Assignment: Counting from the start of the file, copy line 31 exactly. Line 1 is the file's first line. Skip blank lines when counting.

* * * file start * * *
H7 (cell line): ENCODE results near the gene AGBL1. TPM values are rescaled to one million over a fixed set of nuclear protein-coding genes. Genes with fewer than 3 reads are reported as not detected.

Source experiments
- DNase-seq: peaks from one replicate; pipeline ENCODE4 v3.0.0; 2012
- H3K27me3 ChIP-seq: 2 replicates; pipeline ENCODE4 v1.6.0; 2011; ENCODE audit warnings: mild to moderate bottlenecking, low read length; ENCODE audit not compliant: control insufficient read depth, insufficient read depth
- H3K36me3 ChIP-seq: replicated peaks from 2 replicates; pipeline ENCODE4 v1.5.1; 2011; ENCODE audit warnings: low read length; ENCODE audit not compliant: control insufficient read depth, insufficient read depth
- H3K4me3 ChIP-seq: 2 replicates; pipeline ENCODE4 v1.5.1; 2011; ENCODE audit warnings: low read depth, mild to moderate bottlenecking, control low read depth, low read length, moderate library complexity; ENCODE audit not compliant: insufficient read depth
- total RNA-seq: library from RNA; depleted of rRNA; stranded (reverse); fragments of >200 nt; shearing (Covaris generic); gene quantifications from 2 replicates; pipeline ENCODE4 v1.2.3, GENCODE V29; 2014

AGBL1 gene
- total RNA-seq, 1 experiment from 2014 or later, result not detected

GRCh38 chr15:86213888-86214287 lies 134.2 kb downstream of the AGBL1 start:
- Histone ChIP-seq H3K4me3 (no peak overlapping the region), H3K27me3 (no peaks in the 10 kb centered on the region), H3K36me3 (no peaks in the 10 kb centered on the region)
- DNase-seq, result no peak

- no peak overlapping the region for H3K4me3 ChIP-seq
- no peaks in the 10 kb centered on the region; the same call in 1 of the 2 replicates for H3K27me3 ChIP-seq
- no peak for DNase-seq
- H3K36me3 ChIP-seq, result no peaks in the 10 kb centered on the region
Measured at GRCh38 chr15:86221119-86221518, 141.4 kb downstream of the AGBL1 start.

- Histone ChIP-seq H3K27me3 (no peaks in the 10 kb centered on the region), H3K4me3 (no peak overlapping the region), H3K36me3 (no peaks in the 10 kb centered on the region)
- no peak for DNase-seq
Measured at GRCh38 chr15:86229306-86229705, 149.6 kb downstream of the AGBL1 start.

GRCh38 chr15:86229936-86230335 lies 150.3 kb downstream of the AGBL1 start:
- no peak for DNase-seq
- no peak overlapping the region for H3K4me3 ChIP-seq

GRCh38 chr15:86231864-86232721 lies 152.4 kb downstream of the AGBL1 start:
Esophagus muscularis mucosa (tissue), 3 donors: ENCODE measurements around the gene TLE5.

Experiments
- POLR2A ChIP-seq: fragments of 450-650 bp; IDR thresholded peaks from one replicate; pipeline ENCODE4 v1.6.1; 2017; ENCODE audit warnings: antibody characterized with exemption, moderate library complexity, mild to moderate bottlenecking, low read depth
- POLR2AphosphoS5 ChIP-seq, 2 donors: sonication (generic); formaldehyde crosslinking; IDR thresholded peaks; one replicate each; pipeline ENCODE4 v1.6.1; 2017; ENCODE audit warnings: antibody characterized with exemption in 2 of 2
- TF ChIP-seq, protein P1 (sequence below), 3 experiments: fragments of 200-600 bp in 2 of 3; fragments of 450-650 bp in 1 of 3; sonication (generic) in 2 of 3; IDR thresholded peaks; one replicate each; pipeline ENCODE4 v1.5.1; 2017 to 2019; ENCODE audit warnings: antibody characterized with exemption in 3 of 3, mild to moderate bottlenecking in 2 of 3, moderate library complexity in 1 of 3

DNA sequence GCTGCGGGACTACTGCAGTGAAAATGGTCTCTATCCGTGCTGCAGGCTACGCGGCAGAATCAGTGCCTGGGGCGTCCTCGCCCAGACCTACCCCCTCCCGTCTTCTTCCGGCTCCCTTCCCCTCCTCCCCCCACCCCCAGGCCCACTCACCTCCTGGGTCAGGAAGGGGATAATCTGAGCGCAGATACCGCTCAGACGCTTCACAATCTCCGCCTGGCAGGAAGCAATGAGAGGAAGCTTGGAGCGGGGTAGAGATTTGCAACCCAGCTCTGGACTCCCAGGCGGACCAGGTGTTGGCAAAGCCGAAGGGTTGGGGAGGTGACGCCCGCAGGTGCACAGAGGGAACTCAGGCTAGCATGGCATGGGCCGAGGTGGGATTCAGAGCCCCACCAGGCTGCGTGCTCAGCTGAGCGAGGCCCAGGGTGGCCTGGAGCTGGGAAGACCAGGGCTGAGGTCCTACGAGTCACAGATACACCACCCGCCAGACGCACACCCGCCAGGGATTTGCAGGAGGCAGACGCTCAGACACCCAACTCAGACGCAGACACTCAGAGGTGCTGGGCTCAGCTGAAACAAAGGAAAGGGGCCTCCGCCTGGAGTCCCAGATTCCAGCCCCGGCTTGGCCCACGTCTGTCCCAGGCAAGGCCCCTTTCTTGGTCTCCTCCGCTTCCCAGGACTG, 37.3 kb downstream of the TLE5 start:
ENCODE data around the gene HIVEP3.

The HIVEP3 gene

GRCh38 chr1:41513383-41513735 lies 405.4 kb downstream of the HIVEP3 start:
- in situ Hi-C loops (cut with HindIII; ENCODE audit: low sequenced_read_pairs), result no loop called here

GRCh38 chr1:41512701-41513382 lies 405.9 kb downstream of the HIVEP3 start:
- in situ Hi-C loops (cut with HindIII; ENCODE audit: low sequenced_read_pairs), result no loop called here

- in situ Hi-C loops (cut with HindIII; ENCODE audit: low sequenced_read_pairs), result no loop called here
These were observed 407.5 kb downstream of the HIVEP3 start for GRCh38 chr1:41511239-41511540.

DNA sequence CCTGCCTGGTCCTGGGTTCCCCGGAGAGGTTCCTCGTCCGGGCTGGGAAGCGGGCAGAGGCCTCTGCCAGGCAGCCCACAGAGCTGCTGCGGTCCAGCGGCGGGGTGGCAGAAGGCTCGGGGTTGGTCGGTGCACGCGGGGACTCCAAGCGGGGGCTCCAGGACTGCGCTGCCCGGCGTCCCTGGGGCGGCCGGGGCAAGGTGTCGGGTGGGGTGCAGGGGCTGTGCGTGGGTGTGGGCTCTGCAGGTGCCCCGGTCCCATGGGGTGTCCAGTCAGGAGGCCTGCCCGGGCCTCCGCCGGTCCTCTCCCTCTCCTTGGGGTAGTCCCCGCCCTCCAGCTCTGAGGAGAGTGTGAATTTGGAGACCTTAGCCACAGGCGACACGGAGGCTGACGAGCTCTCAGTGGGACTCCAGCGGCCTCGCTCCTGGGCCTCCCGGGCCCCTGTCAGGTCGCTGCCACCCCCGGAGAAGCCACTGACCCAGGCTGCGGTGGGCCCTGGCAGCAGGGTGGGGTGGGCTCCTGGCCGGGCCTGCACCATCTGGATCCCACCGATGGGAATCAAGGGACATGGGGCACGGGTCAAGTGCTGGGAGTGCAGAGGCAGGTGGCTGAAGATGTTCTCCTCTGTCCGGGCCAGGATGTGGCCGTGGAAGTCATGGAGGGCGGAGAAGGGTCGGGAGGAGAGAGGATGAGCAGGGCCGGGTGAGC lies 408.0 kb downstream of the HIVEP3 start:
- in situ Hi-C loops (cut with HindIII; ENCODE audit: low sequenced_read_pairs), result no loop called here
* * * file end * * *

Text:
ENCODE data around the gene HIVEP3.